Be What You Want To See

One of the most important things I’ve ever read about parents came to me through the book Soul Searching: The Religious and Spiritual Lives of Teenagers. After conducting the most extensive study on the religious beliefs of American teenagers, Christian Smith and his team concluded, “We’ll get what we are.”

By and large, when it comes to parenting, we will get what we are. This isn’t always the case, and sometimes that’s a really good thing, sometimes it’s not.

If this is true (and I believe it is, though I’m not interested right now in defending it), then as parents we all need to take a look at how we are living and ask, “If my kids become me, will I be happy with who they’ve turned into?”

My wife and I were talking last night about our concerns that our son has been watching too much television and that he likes playing on his Kindle Fire too much. Meanwhile, he has bins of toys and shelves of books which aren’t getting the attention we’d love them to receive.

And yet, I consistently have my iPhone with me as I walk throughout the house and we almost always have a television on in the house.

So… we need to ask ourselves what example we’re setting. We need to become the change we want to see.

One of my friends and mentors, Walt Muller, coincidentally wrote the following blog post which is perfectly timed. My family will be taking the challenge issued in Walt’s post, I encourage you to consider it too.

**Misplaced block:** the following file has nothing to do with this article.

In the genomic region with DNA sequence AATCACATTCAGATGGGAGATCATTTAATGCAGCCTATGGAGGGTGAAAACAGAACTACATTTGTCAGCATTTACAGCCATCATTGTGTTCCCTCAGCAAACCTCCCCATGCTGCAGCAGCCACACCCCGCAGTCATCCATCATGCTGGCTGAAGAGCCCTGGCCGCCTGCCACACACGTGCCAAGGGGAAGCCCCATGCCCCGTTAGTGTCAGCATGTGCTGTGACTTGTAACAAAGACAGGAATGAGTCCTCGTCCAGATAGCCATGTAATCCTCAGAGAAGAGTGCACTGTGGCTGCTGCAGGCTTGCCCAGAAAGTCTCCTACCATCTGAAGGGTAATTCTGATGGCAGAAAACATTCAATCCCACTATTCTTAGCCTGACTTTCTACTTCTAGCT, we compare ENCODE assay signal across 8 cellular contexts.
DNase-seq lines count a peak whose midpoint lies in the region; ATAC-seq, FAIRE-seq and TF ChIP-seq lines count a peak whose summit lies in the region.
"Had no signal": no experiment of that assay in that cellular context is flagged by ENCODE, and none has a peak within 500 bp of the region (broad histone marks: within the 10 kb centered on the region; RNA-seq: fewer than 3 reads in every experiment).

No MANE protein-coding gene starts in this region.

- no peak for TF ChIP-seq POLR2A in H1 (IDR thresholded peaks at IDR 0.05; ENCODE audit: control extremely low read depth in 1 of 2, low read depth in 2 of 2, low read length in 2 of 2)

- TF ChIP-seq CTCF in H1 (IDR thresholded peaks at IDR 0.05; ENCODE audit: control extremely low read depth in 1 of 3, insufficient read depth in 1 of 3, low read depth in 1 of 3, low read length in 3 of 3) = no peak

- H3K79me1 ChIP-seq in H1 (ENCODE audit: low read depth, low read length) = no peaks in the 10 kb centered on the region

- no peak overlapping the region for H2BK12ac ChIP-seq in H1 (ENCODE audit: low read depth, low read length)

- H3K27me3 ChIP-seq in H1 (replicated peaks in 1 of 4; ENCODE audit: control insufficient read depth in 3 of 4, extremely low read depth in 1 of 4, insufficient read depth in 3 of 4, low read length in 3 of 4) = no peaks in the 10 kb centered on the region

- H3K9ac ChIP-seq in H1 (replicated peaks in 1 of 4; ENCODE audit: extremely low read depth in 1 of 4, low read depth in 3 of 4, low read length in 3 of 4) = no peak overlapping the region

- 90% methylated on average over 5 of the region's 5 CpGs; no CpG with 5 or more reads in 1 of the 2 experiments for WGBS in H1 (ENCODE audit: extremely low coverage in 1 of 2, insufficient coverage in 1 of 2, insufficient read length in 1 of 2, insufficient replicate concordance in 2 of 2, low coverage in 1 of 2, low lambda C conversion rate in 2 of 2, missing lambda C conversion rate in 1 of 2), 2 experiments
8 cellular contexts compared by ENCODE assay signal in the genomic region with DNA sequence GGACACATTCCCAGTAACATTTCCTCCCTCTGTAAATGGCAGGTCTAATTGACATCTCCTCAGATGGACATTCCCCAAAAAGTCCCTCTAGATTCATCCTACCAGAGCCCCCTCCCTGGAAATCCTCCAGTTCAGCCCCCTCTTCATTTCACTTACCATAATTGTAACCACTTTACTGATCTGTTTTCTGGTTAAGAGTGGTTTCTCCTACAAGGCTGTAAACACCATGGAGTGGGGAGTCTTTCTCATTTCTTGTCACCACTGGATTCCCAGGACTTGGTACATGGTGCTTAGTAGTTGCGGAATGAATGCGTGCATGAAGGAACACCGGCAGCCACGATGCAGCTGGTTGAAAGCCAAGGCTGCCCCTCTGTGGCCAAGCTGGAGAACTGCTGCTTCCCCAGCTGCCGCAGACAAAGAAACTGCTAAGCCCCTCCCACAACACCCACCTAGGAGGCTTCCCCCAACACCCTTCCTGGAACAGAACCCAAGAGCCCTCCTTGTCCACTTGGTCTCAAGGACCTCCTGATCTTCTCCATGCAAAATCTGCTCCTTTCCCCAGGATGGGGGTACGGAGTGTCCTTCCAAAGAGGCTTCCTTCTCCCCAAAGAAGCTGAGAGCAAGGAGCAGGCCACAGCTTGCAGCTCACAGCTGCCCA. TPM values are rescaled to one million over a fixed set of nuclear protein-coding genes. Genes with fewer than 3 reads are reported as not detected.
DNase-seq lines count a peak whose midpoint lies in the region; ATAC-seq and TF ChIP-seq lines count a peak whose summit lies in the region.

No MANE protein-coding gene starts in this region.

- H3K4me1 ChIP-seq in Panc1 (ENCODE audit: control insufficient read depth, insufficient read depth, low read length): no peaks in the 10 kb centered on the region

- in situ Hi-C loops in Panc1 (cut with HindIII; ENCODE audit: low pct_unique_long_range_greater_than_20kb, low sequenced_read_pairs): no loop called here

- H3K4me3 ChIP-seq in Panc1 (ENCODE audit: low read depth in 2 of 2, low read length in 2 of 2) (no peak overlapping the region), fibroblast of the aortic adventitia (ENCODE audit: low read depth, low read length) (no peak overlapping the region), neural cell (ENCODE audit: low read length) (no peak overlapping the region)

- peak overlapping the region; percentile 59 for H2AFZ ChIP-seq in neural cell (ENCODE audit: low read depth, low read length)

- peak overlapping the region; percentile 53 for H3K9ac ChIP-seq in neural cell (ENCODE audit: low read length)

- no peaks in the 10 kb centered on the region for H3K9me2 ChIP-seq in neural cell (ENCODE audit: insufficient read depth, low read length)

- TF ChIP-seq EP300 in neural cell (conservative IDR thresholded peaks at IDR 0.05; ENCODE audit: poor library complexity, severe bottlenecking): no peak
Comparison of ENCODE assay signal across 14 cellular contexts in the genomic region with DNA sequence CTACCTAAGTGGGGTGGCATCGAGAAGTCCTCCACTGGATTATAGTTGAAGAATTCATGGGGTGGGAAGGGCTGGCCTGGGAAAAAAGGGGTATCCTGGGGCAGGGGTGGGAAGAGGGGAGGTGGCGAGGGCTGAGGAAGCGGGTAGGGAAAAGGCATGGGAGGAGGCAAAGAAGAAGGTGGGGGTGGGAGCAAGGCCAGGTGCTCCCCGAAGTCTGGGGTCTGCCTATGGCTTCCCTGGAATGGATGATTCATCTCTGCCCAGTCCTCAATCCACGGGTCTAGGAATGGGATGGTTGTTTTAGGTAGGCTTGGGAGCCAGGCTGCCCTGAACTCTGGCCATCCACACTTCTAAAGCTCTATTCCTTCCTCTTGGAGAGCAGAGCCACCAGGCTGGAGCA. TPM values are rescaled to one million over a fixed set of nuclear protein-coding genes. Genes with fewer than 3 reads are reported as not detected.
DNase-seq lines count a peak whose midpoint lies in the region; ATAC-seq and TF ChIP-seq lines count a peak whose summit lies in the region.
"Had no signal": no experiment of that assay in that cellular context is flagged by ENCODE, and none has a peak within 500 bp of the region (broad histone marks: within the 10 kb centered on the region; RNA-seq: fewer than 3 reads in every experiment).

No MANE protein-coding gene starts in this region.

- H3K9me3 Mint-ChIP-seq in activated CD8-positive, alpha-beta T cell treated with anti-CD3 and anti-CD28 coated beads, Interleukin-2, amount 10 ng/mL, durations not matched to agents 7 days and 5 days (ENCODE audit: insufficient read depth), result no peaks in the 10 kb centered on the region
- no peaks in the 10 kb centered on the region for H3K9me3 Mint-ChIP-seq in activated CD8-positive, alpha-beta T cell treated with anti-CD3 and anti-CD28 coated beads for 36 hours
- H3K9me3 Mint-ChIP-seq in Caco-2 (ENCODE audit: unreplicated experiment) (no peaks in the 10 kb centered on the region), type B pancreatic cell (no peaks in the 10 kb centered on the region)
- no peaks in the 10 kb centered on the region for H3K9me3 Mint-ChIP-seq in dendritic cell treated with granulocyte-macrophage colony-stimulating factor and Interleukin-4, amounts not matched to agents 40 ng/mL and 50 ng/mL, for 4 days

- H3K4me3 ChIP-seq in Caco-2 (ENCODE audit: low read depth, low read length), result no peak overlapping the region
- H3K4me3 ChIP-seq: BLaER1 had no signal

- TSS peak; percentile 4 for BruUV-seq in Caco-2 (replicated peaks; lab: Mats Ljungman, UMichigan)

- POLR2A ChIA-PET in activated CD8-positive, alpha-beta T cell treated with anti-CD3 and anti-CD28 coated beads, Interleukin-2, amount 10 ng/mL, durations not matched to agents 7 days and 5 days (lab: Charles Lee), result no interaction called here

Social Media Enslavement… What I’m Going to Do… and a Challenge… 

So. . . I’ve decided to lay out some rules. Initially, I thought they’d be great rules to pass on to parents, teachers, and teenagers themselves. Reality is, I can’t pass them on unless I’m already gripping them tightly in my own hands. Here are the rules I’m going to enlist in my own life. I want to invite you to try them out as well. . . for a week maybe. . . and then let me know if you’ve seen any benefits.

1. Don’t engage with your smartphone as long as you are present with and/or in conversation with real flesh and blood human beings. They deserve your full attention.

2. Don’t bring your smartphone or screen of any kind to the table. Converse with others over the meal. . . using your eyes, your voice, your ears, and your full attention.

(there’s more good stuff in this post, click the link to read the rest)

Love Your Children Well